Understanding power vs torque on a dynometer

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Mystical_Beast
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Understanding power vs torque on a dynometer

Post by Mystical_Beast » 20 Jul 2018 10:27

In Carlo’s thread I stated that torque cannot be measured on a dyno.
In essence the statement is correct.
The dyno employs a load-cell to measure torque as it is impossible to measure torque at the rollers.
"Do you want your engine to make HORSEPOWER or TORQUE?"
This question is usually asked in a tone which strongly suggests that "experts" believe power and torque are somehow mutually exclusive.
In fact, the opposite is true, and you should be clear on these facts:

POWER (the rate of doing WORK) is dependent on TORQUE and RPM.
TORQUE and RPM are the MEASURED quantities of engine output.
POWER is CALCULATED from torque and RPM, by the following equation
HP = Torque x RPM ÷ 5252
An interesting fun fact is because of the mathematical constant

All vehicles, no matter which, will therefor produce their same torque figure and power figure at 5252 RPM.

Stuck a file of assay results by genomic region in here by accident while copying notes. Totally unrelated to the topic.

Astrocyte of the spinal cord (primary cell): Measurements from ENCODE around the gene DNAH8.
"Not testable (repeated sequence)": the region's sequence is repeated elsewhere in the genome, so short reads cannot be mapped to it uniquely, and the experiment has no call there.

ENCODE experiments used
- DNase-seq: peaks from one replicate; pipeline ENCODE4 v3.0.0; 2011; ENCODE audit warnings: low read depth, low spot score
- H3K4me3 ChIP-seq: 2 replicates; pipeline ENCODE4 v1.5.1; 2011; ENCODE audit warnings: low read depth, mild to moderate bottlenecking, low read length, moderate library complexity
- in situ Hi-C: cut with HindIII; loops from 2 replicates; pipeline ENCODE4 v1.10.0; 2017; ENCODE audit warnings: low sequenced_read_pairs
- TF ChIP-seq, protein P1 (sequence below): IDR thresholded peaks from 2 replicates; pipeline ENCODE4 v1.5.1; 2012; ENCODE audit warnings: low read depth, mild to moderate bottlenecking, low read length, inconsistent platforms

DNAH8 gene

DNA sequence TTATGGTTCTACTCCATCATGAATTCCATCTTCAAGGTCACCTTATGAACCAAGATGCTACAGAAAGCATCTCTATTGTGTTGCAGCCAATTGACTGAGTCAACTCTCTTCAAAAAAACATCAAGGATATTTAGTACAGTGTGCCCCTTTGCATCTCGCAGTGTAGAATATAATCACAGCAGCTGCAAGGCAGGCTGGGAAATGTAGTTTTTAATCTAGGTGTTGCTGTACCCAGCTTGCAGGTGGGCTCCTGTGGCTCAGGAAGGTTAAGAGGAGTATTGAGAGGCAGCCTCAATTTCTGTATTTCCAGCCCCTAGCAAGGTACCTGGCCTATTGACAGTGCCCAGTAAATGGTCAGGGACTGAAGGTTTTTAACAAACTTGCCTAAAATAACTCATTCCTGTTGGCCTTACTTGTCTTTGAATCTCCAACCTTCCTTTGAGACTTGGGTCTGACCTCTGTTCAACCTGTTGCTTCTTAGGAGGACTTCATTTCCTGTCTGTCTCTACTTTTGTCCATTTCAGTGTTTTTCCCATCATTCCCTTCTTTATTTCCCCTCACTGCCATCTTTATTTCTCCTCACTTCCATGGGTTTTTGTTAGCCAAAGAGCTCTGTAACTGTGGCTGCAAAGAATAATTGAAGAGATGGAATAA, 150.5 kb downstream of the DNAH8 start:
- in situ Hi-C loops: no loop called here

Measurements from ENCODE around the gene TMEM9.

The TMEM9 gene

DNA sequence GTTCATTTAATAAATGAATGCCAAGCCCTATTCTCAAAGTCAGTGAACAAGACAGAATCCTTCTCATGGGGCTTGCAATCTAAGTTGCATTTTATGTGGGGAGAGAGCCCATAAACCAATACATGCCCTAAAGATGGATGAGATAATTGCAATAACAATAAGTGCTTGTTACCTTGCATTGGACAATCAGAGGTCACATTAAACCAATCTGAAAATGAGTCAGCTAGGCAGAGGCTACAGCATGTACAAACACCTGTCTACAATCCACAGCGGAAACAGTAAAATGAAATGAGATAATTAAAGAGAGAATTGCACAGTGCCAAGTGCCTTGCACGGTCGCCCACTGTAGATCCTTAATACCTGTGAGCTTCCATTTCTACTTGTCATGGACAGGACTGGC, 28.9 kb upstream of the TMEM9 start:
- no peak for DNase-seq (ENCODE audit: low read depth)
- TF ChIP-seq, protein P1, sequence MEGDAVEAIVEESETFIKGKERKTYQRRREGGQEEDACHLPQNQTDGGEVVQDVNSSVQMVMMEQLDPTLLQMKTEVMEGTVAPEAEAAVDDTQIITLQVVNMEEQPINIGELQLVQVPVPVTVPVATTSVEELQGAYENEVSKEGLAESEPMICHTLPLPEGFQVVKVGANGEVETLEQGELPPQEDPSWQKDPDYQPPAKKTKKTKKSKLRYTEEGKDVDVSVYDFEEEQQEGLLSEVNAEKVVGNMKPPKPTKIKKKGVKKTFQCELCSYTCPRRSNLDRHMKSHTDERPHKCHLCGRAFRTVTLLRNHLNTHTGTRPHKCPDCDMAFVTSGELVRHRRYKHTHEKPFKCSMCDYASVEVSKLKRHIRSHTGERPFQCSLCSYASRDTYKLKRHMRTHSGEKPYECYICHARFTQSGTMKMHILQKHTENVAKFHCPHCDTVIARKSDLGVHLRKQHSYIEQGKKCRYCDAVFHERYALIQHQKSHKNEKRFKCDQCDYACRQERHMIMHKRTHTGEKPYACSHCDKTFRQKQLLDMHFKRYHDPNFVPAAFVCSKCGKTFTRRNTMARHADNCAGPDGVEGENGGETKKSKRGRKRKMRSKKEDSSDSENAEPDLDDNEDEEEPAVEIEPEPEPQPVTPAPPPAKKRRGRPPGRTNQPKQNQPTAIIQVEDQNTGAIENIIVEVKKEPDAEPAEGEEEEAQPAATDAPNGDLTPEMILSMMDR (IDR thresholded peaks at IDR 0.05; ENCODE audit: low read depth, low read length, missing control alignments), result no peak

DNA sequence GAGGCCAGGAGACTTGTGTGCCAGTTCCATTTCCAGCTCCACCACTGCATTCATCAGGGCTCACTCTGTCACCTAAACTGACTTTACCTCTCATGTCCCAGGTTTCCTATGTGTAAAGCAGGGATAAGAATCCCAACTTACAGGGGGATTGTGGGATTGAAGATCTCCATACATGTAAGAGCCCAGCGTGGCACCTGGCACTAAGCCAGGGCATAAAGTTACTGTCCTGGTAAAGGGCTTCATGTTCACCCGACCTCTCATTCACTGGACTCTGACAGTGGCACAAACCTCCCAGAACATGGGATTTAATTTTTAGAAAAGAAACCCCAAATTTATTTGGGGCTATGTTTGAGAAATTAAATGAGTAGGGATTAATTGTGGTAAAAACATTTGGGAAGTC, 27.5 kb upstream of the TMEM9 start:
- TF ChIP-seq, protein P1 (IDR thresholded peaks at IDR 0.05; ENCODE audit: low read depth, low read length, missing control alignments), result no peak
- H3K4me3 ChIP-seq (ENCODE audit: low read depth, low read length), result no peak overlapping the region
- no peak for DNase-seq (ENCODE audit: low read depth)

Get your head around that!
An engine produces POWER by providing a ROTATING SHAFT which can exert a given amount of TORQUE on a load at a given RPM. The amount of TORQUE the engine can exert usually varies with RPM.

So using the sketch below with respect to an engine
ET-TQ1.jpg
ET-TQ1.jpg (9.21 KiB) Viewed 233 times
The simplest explanation is thus
Torque is the tangential force to turn the shaft
That shafts ability to drive something else is the power
And that’s why the dyno measure the power rather than anything else.

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Peter Connan
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Re: Understanding power vs torque on a dynometer

Post by Peter Connan » 20 Jul 2018 14:23

To expand somewhat:

A chassis dynomometer has some element (normally the rollers under the wheels, but there are ones that bolt directly to the hubs) which is driven by the car.